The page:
How Employers And Policymakers Can Improve Job Opportunities For Young People

Paul Harrington (Professor at Drexel University)  was featured in the article  “How Employers and Policymakers Can Improve Job Opportunities for Young People” which ran on Forbes.com last week. The article covers teen employment (only about 26% of teens and young adults are employed) and how policymakers are working to solve the teen employment problem.

To see what other projects the Center for Labor Markets and Policy is working on, check out their website at www.drexel.edu/clmp and follow them on twitter at www.twitter.com/clmpdrexel.

Click here to read the article “How Employers and Policymakers Can Improve Job Opportunities for Young People” featured in Forbes.com.

KY hopeful grant will help close tech skills gap, create jobs

Kentucky is among 10 states that JP Morgan Chase has awarded $2 million New Skills for Youth grant, designed to help close what Gov. Matt Bevin considers a “tech skills gap” by aligning high school training to make seniors either job-ready or college-career ready when they’ve earned their diplomas.

Click here to read more about the New Skills for Youth grant in Kentucky.

The top in-demand workforce skills for 2017

What are the top in-demand workforce skills for the coming year?

Analysts with the most well-known learning and recruitment platforms have been focusing on the key skill sets that make candidates successful. Udemy for Business, which is the online marketplace for team virtual learning, released their Learning Index Report, which highlighted the emerging skills and trends that we may see in 2017.

Click here to read what LinkedIn and Udemy share as the most coveted candidate skills.

New standards could improve career technical education (PA)

Administrators at Central Pennsylvania Institute of Science and Technology said they’re always looking to be on the forefront of providing the real world with career-ready employees.

That’s why they’re going to review a set of proposed enhanced standards with their board, committee members and stakeholders to make sure the recommendations are met in a way that benefits the student and the employer.

It was sparked in late November when two state representatives announced they have been working on a set of standards to help improve career technical education and job preparedness.

 It’s a way to “better develop future generations for the workforce, which will serve to improve Pennsylvania’s economy,” state Rep. Seth Grove, R-York, said.
Read more here:

State representatives aim to ready students for workforce (PA)

A report set forth by two state representatives is encouraging news for local career technical school administrators who aim to make sure their students are ready for the workforce.

And in an area U.S. Rep. Glenn Thompson, R-Howard Township, classified as “working-class,” he said enhancements to tech ed training and job readiness are a benefit for the individual and the employer.

“It’s incredibly important and we have to do everything we can to make sure the workforce in Centre County can have a greater opportunity, and education and CTE training (are) the key to success,” he said. “Increasing access to technical education — it’s a good option for people who don’t want school debt, and we have that kind of quality trained people here in Centre County.”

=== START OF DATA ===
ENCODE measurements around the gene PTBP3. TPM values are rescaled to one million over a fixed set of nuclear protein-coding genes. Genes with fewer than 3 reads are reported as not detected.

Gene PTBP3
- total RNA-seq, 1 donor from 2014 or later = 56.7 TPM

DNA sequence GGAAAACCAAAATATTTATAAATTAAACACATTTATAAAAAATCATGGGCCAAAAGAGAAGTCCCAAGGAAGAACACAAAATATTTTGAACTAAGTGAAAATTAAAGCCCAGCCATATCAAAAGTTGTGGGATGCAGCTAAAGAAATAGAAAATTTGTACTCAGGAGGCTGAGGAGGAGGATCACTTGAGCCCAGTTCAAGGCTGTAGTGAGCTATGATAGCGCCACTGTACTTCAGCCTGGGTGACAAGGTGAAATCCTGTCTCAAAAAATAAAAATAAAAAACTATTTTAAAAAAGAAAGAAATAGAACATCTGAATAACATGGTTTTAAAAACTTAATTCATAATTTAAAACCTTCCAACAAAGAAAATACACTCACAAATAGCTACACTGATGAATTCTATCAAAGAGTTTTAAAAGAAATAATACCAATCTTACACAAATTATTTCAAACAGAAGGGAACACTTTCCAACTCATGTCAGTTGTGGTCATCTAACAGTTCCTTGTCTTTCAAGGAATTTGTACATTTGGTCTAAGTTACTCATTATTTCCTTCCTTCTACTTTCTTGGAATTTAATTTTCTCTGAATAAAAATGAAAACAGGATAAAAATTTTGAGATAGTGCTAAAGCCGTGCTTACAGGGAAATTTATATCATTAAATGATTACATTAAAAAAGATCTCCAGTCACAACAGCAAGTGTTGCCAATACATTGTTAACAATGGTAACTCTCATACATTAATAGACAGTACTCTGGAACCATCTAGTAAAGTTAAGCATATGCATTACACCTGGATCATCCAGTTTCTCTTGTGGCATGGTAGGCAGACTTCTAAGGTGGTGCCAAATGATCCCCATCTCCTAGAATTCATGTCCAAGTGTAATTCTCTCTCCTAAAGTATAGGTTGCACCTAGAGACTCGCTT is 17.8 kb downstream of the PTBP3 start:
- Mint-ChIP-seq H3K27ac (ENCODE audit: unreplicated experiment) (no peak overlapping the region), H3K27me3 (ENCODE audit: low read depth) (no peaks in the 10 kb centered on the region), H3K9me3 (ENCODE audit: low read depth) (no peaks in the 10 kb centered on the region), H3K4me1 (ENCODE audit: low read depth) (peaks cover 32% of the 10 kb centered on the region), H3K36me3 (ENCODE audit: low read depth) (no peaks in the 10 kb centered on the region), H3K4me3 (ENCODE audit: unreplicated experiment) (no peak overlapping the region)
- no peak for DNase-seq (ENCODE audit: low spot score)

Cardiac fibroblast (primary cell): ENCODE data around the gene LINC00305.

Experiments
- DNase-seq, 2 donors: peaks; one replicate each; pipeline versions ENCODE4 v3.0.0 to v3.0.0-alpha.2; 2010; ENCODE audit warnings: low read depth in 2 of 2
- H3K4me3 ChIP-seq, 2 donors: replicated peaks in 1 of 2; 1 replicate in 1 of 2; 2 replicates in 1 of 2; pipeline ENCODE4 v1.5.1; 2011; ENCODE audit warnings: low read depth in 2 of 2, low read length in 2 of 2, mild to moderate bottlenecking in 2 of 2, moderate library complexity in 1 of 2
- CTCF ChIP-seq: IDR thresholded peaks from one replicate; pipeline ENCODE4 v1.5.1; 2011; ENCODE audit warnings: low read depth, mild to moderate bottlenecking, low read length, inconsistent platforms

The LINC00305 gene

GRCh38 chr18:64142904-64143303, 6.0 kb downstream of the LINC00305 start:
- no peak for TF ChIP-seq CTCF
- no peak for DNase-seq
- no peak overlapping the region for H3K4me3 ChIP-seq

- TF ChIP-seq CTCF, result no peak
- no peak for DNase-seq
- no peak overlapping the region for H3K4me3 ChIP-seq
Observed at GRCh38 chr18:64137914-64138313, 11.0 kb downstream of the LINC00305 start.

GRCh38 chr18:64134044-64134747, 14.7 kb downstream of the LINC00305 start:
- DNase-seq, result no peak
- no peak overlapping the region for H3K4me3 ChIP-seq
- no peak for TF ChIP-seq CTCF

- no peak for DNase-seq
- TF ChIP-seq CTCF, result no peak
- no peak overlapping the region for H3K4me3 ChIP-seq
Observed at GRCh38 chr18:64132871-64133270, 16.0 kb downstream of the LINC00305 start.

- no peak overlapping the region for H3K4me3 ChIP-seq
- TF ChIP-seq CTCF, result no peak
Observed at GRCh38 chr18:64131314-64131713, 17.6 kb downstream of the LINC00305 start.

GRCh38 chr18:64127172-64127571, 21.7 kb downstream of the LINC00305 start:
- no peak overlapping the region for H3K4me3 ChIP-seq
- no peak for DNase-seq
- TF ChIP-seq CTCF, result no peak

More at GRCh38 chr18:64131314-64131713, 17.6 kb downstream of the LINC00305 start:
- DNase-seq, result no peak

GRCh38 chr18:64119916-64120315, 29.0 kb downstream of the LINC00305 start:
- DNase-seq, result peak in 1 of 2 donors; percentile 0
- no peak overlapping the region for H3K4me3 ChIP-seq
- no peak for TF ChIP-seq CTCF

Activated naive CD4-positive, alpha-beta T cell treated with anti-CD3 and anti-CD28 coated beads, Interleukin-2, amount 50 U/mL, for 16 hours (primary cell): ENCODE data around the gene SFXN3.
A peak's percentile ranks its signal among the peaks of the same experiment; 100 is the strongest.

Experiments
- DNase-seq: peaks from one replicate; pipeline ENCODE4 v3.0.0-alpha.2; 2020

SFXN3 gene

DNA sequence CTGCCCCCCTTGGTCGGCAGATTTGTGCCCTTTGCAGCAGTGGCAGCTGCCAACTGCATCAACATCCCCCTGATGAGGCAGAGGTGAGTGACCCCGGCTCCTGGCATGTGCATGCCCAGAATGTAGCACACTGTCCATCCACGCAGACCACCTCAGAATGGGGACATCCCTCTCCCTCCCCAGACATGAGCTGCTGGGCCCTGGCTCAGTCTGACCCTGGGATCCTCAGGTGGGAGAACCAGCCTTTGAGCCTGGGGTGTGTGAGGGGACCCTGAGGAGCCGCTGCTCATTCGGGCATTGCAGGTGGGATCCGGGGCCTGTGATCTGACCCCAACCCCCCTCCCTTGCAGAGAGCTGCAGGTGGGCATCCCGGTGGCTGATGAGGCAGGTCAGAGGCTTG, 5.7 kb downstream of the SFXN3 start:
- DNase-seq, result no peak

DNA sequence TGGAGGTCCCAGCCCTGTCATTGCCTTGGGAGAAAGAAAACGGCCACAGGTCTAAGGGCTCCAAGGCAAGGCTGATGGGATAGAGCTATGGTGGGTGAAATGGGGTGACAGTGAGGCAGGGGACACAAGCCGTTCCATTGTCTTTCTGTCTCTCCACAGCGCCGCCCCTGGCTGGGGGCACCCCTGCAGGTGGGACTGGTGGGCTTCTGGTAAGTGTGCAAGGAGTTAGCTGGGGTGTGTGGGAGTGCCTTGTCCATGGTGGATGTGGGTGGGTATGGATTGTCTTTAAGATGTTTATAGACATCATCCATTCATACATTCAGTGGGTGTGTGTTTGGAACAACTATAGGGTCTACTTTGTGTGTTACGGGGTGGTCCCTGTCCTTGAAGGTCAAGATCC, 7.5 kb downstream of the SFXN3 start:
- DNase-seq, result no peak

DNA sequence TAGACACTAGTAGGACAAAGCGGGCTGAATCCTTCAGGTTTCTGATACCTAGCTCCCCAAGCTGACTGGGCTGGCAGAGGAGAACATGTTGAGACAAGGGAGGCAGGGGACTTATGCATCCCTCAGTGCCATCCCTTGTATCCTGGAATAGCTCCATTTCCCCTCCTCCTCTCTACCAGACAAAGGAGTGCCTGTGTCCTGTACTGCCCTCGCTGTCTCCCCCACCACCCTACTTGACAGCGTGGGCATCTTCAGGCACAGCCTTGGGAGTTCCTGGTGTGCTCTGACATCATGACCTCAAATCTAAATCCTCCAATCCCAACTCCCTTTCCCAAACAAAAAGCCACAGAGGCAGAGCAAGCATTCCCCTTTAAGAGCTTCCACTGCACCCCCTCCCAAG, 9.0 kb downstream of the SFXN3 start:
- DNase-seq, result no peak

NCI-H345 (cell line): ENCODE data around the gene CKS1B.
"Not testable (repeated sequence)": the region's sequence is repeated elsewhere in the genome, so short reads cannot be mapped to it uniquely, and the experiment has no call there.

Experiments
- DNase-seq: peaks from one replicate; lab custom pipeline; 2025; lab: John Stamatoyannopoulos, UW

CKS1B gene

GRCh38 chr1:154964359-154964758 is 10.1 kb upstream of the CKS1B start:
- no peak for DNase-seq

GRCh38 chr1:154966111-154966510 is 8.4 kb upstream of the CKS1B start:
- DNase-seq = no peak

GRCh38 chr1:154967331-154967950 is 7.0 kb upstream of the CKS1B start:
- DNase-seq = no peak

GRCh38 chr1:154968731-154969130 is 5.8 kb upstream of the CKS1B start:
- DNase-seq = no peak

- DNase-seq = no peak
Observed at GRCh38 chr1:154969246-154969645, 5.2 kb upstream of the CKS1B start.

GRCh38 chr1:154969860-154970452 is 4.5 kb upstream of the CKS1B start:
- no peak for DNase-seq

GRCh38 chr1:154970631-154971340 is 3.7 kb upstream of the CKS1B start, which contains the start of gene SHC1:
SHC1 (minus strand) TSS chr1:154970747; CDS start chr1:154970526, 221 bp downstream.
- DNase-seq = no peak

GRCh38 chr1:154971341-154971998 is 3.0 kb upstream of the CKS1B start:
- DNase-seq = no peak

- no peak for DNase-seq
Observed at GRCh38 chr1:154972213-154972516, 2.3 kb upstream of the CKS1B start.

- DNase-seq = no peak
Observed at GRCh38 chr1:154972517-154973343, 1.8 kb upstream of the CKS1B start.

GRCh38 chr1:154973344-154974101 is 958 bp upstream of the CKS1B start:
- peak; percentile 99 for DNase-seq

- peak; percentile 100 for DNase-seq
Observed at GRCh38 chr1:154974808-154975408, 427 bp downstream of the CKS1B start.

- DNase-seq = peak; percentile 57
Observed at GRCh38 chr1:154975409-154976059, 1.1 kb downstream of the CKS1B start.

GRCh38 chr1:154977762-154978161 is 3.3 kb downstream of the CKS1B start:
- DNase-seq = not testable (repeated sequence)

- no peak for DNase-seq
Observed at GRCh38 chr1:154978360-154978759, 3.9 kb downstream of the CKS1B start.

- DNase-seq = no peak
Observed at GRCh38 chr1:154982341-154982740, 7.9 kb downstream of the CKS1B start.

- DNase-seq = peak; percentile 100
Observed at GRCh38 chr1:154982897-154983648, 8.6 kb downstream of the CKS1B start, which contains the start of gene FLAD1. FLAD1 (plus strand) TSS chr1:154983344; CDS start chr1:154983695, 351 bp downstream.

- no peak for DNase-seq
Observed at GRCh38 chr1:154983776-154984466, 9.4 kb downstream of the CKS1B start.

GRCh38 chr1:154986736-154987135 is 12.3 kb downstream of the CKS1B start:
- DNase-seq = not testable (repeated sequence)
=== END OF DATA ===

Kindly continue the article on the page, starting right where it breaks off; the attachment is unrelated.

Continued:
Read more here:

Partnerships for job development

At Workforce Solutions Borderplex, we know that finding a job or building a globally competitive workforce takes a team effort. Luckily for us, our regional partners were willing to roll up their sleeves, bring resources to the table and work with us to ensure we address our region’s workforce issues.

And our work paid off. Our organization helped more than 30,000 jobseekers enter employment or find a new job in Board Contracted Year 2016, and we finally saw the regional unemployment rate drop below 5 percent. In the process, we served more than 5,250 local businesses.

Click here to read Joyce Wilson’s (CEO of Workforce Solutions Borderplex) entire column from El Paso Times. 

Leaders could be looking at job market all wrong

President Barack Obama is handing off to President-elect Donald Trump after an impressive labor-market recovery.

December 2016 marked the 75th straight month of job creation in the US. There has never been a streak this long in the 78 years the Bureau of Labor Statistics has reported employment figures.

The unemployment rate was 4.7%, less than half of the 10% peak in 2009.

The jump in average hourly earnings — to the highest year-over-year growth rate since 2009 — showed that the labor market continued to tighten.

“Obama gets high marks for a pretty solid and complete labor market recovery,” said Harry Holzer, a professor of public policy at Georgetown University. “But there are at least two or three large problems remaining,” he told Business Insider.

Click here to read about the two or three large problems remaining. 

Women Find Empowerment through Welding

There’s a certain empowerment that comes from slicing through steel more easily than scissors cut through a sheet of paper.

For Flushing resident Gail Blaszkowski, that’s part of the appeal of the Flint Institute of Arts’ adult welding classes, where students “learn to manipulate steel through bending, hammering, cutting and welding to create a unique sculptural form,” the course description says.

Read Molly Young’s complete article from The Detriot News by clicking here. 

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